October 8, 2002
: It seemed like time for another vacation, so here I am in
Barstow, on my way to a bluegrass festival and a visit to a national park.
I will arrive at
NV, about 60 miles northeast of
and a few miles south of Interstate 15. The festival, sponsored by
the Southern Nevada Bluegrass Music
Society, will run Friday
through Sunday, so I will need to find something to do on Thursday.
Since I brought tons of back reading material, I can sit in my chair
and read all day, explore the area, or a combination of the two,
which is most likely. Since Iím 35 miles past the half-way point
between home and my destination, I should arrive fairly early, and
will probably have quite a bit of free time after I arrive
Monday, October 14, I will head forArches
National Park in southeastern
Utah, which is at the top of my list of places to go. There are five
national parks in southern
Utah, so I may get to some of the others. I will definitely get to
Canyonlands, which is near Arches. I will be close to
and Capitol Reef, but wonít try to get to all of them on this
home was an adventure in itself this time. A week or so ago we
received a letter from the county informing us that drainage and
street repair work would begin September 30. The first phase was the
installation of new drain pipes on Bond, at the west end of my
block. This caused no problems; I just had to go the other way when
Saturday the paving contractor came by and asked me to move my
trailer by Monday morning. Since I was leaving on Tuesday, this was
not something I wanted to hear, but I was prepared, having asked a
neighbor around the corner for permission to put it in her driveway.
This meant I had to get as much as possible loaded on Sunday.
Monday they removed a section of paving about 4 feet wide on both
sides of my street, as well as the concrete around all driveways,
leaving a drop of about 10 inches. I got my truck out with the help
of some 2 X 8 boards a neighbor had, although one broke in the
process. Now I had to park my truck around the corner also, meaning
all last minute items had to be carried about 300 yards. This
morning I headed down the street pulling the little red wagon
(actually the little rusty wagon) that my 18-year old grandson has
had since he was about two.
all be worth it if the drainage repair actually works; they have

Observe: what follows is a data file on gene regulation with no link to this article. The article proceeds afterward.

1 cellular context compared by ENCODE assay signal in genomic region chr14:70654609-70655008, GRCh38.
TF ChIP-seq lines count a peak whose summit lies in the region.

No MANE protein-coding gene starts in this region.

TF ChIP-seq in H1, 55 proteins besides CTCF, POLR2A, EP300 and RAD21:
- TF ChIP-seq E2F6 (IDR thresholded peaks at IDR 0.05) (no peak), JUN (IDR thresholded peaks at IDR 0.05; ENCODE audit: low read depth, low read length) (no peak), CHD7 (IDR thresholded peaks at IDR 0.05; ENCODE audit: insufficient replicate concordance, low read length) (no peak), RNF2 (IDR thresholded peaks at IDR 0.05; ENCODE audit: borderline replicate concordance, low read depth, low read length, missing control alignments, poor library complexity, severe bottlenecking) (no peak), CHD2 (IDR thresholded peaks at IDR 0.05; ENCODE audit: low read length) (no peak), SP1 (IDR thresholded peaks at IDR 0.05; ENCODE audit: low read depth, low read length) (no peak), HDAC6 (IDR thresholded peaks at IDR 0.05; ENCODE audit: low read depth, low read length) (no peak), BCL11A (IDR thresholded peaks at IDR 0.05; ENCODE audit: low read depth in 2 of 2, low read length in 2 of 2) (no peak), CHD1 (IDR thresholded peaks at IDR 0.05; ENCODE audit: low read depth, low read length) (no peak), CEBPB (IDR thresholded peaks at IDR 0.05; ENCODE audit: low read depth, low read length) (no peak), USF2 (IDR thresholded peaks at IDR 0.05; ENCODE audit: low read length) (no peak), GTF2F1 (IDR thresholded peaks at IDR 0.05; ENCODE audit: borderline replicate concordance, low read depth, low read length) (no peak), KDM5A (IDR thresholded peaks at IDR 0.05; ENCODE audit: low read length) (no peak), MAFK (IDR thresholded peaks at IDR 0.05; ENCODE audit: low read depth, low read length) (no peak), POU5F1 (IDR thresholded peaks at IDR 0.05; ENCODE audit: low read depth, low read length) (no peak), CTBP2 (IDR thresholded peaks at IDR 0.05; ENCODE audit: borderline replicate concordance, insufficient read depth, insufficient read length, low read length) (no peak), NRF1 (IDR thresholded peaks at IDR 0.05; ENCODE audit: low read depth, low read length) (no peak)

worked on it before, but water from lawn watering and storms always pools up in the intersection. Even so, getting real driveways will
make it worthwhile; many of us have poorly made driveways, about a
foot across, with just a steep incline, instead of the usual gradual
one. (As it turned out, the drainage and paving
jobs were excellent. Water still pools on the west side of Bond,
which is in the city, but the really bad part, which we called Lake
Bond, is gone. The city paved their half of Bond a year or so later,
and their pavement is starting to break down already, while ours is
still almost like new.)
loaded up and hitched up OK, and got on the road about . I arrived here in Barstow around 3, and found a nice park well away from the
freeway and train yard. There are a lot of trees around my spot, and
there is a good breeze. So even though itís about 90 degrees,
itís very pleasant outside my trailer.
those of you not familiar with this area, my trip involved about 100
miles of travel through the flat southern San Joaquin Valley, then a
climb over 4,000 foot Tehachapi Pass. From the town of
Tehachapi you drop down a short distance to the high
and the town of
Mojave. The route from there to
is mostly level, with a few gentle ups and down.
is a connecting point for Interstate 40,
58, and Interstate 15, as well as a major railroad switching center.
Itís about 150 miles from here to
October 9, 2002: Since I drag my house behind me, I like to stop when I want
to, not when the state sees fit to offer a rest stop. Sometimes I
pull off on an exit road, pull over to the side, then get back on
the freeway. However, not every exit lets you do that, and heading
northeast on Interstate 15, I chose one that did not. It did have a
passage under the freeway and a ramp for the southbound lane (the
wrong way). Fortunately I only had to go back about two miles before
there was an interchange that I could cross on.
arrived at Logandale about
A whole flock of trailers had been waiting outside the gate in the
fairground parking lot, and they had just started letting them in as
I arrived, so I eased into line. I got a spot with water and
electricity, although I had expected no hookups of any kind. At 4:30
p.m. most of
the available hookups are already taken, and people who arrive tomorrow or Friday will have to dry camp. I
was prepared to do that myself, but I prefer not to. It would mean I
would have to run the generator about two hours each day to keep the
batteries charged. Water is not really a problem; one person does
not use that much and my tank holds enough.
is a tiny town of about 1,000, and three miles south is Overton, a